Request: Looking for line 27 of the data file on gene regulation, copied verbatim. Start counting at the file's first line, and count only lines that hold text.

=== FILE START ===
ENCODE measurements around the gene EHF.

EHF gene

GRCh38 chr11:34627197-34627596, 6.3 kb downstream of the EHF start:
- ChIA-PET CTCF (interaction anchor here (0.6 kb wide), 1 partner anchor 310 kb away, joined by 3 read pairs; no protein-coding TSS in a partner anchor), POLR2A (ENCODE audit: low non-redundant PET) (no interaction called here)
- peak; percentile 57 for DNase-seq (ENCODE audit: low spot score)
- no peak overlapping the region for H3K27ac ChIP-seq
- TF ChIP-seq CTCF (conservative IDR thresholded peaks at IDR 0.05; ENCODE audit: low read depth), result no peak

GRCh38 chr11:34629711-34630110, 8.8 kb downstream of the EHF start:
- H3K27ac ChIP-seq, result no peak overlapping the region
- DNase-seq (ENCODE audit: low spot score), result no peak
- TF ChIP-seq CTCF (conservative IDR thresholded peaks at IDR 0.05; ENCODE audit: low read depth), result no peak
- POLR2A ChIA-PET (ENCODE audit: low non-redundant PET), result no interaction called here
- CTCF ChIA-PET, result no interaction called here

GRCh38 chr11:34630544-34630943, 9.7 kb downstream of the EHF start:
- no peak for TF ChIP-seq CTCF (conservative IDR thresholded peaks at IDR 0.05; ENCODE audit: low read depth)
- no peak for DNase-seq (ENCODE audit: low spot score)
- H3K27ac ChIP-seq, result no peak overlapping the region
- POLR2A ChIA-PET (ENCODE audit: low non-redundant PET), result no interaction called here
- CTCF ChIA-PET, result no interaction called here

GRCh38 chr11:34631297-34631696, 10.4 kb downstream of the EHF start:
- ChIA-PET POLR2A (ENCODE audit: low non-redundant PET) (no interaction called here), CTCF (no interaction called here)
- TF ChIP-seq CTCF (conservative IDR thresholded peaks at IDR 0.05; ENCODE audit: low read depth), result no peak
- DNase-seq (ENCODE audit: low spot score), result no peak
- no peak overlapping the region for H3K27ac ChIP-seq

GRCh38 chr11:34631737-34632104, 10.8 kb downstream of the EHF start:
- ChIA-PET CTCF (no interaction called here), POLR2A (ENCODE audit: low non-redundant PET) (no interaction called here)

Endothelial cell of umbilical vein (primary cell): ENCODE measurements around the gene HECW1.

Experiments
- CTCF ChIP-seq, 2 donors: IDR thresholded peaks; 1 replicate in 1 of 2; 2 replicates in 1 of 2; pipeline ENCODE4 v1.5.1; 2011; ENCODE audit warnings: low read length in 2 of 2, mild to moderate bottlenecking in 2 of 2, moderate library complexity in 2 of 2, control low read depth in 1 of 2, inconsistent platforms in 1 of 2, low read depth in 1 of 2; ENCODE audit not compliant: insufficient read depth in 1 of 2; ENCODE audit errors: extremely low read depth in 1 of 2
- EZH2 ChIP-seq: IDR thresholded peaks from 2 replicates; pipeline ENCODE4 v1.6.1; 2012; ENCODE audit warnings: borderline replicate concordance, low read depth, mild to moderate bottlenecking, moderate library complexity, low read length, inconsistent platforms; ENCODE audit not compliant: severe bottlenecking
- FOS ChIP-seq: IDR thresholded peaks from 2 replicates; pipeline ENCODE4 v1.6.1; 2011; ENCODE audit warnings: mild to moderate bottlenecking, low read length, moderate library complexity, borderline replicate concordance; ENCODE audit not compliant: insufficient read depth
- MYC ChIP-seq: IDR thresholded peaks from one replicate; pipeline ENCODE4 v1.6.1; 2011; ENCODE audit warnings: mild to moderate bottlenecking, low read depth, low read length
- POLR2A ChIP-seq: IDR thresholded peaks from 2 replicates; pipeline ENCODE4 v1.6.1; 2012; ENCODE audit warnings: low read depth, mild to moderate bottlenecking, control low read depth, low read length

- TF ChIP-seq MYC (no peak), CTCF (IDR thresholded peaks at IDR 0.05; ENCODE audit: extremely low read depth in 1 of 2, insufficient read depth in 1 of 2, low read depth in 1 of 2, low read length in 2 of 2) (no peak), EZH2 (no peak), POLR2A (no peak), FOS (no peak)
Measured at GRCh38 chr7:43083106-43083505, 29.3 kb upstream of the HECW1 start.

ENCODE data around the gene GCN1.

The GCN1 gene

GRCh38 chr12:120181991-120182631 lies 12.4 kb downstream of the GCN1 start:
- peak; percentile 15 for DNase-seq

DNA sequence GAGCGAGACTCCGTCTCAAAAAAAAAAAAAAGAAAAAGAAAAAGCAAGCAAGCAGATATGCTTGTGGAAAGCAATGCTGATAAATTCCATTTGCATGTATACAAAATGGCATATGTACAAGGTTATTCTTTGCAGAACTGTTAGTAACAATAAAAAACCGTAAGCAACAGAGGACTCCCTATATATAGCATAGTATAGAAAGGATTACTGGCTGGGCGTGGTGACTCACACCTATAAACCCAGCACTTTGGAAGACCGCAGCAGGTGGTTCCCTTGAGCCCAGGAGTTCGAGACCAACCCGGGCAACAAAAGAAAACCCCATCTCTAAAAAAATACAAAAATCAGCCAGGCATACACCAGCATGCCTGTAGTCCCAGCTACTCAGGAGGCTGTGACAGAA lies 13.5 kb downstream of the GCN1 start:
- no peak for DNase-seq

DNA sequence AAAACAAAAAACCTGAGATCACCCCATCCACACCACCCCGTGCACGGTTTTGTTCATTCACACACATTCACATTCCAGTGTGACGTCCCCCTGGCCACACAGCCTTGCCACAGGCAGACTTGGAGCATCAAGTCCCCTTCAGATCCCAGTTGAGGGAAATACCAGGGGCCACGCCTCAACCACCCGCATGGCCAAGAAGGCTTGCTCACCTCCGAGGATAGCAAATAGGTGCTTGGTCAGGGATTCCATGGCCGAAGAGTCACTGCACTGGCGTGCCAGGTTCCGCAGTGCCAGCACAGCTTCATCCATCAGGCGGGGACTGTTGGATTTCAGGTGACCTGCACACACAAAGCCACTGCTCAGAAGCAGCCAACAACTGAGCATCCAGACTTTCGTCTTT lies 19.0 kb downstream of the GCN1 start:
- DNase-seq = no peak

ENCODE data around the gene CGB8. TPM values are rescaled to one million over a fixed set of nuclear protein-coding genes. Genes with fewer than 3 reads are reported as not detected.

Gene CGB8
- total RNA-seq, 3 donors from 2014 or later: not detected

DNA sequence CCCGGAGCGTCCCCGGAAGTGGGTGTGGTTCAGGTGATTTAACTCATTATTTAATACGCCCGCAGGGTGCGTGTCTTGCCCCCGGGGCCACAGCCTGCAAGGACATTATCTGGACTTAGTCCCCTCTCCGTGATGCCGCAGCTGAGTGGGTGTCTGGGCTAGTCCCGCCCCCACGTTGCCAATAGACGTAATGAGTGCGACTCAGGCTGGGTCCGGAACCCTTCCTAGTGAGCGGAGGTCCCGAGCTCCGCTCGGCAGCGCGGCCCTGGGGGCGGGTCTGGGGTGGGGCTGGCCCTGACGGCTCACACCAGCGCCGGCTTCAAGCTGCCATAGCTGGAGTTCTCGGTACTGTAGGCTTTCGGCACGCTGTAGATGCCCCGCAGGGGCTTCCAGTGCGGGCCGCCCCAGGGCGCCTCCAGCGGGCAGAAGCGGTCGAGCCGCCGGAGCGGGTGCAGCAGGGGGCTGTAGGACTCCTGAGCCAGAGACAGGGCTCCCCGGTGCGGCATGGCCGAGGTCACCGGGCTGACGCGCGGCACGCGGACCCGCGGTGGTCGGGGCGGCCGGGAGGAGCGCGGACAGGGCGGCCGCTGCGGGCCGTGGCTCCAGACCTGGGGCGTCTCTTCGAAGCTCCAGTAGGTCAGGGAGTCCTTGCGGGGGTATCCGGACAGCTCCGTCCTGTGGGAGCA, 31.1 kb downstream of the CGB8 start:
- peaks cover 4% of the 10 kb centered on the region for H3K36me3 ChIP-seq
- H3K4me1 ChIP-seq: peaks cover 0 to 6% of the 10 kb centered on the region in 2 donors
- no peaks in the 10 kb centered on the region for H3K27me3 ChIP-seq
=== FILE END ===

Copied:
Endothelial cell of umbilical vein (primary cell): ENCODE measurements around the gene HECW1.